Acer’s H9500BD 3D video projector is the most expensive of the three models here, but it has a couple of features the other two lack. Its overall image quality, however, is only on par with projectors in this price range. We’ll leave it up to you to match those considerations to your needs/wants list.
The H9500BD, like Optoma’s HD33, is based on Texas Instrument’s DLP technology. When connected to a PC or Blu-ray 3D player via HDMI, the projector is capable of producing frame-packed 3D video at 1920x1080 resolution at a refresh rate of 24Hz (the same frame rate movies are filmed at). If you want to play games, you’ll need to drop the resolution down to 1280x720, so you can use a 60Hz refresh rate (markedly better for games).
Unless you’ll be the only person watching the projector in 3D mode, though, you should keep in mind that Acer provides only one pair of 3D glasses with the projector; additional pairs of DLP Link 3D glasses cost about $100 each. (Flip over to Lab Notes on page 92 for a longer discussion of what you’ll need to drive any of these projectors with an AMD or Nvidia GPU.)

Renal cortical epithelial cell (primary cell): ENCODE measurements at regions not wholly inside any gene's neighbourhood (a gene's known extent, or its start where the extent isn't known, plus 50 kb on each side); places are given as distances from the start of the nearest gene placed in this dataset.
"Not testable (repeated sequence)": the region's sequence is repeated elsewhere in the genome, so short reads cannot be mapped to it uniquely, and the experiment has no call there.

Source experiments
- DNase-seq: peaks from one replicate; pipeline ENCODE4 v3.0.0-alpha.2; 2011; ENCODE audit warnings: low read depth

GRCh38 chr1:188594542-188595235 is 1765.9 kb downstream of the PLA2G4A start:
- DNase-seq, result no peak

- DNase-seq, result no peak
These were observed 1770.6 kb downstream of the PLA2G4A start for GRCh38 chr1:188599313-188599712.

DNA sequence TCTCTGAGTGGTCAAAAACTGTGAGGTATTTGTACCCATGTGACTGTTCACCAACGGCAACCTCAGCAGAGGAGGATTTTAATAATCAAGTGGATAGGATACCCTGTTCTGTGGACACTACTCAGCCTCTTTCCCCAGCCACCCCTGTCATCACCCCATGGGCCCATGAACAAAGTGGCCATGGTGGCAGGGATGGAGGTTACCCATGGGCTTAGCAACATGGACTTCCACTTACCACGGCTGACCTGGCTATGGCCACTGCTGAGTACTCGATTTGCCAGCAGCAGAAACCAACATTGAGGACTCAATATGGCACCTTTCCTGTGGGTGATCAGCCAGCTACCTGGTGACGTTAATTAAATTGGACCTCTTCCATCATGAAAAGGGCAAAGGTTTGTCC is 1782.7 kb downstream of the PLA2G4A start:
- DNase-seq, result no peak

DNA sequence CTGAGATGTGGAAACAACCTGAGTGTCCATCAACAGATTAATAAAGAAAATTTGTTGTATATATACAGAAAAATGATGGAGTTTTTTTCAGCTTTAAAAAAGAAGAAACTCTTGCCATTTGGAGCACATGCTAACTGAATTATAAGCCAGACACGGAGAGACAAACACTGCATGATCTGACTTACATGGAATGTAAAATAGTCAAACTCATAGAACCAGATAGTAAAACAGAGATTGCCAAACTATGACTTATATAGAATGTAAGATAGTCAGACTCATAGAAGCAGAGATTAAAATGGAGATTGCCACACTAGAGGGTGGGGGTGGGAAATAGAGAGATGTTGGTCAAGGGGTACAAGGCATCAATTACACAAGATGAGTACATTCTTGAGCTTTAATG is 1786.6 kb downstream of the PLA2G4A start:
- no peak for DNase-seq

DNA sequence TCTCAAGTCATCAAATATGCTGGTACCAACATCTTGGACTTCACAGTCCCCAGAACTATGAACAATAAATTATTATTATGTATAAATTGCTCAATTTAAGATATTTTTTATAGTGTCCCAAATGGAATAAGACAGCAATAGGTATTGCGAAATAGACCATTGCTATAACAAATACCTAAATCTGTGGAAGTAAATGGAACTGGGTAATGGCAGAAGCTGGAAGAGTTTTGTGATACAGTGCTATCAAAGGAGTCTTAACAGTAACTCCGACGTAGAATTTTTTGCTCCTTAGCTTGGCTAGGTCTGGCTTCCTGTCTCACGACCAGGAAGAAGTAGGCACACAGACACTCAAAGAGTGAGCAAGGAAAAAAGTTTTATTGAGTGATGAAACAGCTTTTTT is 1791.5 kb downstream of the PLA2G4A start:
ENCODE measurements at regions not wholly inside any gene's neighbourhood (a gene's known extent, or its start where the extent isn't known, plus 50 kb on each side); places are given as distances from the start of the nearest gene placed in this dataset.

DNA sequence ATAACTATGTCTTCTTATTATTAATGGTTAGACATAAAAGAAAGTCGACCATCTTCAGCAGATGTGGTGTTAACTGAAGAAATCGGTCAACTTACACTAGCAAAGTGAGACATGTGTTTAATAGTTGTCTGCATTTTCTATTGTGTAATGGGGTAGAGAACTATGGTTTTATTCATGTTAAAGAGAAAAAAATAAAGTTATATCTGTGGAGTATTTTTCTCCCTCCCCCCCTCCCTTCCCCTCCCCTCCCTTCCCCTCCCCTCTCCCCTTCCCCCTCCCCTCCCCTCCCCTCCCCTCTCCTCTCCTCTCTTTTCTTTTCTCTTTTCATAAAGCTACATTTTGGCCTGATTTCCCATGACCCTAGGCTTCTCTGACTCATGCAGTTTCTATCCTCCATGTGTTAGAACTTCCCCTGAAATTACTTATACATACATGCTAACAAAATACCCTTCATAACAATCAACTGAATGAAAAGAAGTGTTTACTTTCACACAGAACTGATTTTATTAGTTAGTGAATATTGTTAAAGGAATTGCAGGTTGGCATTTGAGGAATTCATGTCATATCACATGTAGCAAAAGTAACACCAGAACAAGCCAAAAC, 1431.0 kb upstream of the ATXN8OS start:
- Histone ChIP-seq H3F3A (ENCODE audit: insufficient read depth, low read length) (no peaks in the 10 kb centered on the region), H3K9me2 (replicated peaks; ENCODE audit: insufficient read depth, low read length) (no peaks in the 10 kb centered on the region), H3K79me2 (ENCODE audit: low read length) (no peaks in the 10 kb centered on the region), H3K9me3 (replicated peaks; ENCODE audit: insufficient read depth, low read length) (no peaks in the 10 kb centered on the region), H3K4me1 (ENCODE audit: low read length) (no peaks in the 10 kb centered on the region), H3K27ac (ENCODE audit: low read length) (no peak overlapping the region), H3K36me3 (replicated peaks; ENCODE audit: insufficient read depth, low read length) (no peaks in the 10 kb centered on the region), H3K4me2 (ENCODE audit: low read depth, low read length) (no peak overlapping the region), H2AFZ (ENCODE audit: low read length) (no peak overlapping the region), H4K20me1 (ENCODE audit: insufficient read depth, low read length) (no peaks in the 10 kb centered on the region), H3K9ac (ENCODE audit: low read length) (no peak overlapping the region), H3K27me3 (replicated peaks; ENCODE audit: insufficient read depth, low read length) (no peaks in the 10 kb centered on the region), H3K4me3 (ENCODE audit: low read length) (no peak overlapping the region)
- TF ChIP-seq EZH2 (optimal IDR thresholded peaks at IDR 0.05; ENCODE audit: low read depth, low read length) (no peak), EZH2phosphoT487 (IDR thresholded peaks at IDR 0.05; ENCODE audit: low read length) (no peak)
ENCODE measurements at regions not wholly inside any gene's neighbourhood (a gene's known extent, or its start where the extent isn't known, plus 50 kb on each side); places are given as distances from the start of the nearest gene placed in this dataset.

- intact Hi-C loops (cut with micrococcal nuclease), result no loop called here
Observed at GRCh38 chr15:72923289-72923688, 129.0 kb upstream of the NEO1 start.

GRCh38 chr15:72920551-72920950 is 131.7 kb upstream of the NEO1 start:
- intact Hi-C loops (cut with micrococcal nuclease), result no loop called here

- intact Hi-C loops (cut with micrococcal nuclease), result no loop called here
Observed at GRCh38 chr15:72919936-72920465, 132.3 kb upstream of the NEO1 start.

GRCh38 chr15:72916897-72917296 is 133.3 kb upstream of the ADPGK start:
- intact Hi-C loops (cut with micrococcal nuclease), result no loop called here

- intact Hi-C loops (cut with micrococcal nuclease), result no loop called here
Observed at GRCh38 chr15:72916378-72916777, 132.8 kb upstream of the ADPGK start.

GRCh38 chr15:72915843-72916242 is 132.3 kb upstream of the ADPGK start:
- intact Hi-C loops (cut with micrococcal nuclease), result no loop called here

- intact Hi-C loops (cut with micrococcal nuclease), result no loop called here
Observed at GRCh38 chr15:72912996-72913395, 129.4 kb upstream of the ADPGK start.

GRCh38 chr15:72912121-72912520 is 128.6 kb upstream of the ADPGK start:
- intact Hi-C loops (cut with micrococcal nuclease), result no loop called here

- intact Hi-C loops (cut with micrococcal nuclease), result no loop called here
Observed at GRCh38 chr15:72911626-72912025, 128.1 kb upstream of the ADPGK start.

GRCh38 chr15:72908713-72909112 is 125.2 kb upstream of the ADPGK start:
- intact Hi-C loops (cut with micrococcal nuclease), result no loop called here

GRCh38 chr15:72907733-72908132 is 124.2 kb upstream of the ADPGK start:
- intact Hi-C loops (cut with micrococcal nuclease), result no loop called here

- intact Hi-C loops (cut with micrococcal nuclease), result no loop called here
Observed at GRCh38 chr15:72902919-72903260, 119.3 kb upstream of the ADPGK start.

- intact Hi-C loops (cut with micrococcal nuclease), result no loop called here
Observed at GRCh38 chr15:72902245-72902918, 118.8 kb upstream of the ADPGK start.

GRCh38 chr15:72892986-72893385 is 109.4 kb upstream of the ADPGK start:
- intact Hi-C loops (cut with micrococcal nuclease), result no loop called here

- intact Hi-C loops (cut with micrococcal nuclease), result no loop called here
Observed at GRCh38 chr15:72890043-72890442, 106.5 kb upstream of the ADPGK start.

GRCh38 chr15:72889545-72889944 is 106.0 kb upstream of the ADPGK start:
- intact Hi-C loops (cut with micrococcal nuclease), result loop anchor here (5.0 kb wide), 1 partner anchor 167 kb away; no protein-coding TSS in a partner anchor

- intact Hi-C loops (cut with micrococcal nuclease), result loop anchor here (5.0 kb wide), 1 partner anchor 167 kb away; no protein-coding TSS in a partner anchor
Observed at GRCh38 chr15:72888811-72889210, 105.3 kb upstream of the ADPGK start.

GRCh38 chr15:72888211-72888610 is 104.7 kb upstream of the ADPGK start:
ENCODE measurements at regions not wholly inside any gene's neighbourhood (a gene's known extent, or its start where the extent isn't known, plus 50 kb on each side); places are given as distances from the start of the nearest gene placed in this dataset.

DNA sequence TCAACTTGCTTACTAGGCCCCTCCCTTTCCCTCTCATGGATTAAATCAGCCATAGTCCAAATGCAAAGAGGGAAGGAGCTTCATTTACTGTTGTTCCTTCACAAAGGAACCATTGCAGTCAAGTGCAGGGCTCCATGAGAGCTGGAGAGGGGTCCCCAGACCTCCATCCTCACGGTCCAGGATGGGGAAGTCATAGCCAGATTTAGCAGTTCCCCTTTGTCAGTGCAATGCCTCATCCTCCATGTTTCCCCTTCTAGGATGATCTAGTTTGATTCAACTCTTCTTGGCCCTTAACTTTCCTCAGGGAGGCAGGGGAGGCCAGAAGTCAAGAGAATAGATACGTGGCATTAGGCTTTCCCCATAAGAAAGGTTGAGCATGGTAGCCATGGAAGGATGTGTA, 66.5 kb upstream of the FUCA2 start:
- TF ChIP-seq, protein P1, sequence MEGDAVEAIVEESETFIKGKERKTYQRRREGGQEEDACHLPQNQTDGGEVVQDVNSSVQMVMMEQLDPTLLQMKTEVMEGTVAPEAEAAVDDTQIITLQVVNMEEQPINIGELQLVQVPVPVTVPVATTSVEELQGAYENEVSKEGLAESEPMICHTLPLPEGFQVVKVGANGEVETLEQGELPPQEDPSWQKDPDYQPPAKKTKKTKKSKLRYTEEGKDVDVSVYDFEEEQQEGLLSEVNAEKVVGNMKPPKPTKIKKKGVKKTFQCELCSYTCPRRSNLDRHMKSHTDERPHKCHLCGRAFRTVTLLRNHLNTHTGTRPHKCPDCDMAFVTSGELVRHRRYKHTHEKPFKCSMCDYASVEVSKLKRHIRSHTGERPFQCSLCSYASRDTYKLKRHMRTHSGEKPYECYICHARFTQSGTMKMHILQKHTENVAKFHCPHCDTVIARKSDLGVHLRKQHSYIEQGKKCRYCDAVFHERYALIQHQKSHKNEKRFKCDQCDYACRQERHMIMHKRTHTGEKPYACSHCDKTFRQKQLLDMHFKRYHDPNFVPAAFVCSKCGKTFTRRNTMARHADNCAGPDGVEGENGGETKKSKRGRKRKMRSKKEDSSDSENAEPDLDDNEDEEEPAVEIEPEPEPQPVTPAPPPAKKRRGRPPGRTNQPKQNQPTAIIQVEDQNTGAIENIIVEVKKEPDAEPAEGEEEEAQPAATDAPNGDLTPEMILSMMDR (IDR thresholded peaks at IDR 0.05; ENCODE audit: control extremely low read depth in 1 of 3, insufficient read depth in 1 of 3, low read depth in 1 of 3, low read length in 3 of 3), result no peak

Microsoft Office: Can’t live with it, can’t live with… ok, so that’s not entirely true. A number of you likely live without the Microsoft Office suite and, for that, I commend you. That’s not because there’s anything wrong with Office per se; it’s a pricing thing. I don’t always have the money to fork out for a new Office license for whatever systems I acquire, especially when compelling freeware alternatives present themselves in an easy-to-use (and easy-to-download) kind of fashion. Same goes for you.
Now, I know what you’re thinking. “But Dave,” you ask, “why not just install OpenOffice.org and be done with it?” That is certainly a solution for your Office woes. However, that doesn’t mean that the OpenOffice.org suite is the end-all be-all alternative to Microsoft Office Insert-Year-Here. From Web apps to downloadable programs, it’s entirely possible to recreate some of the best parts of this paid-for hunk of apps without resorting to the tried-and-true OpenOffice.org open-source bundle.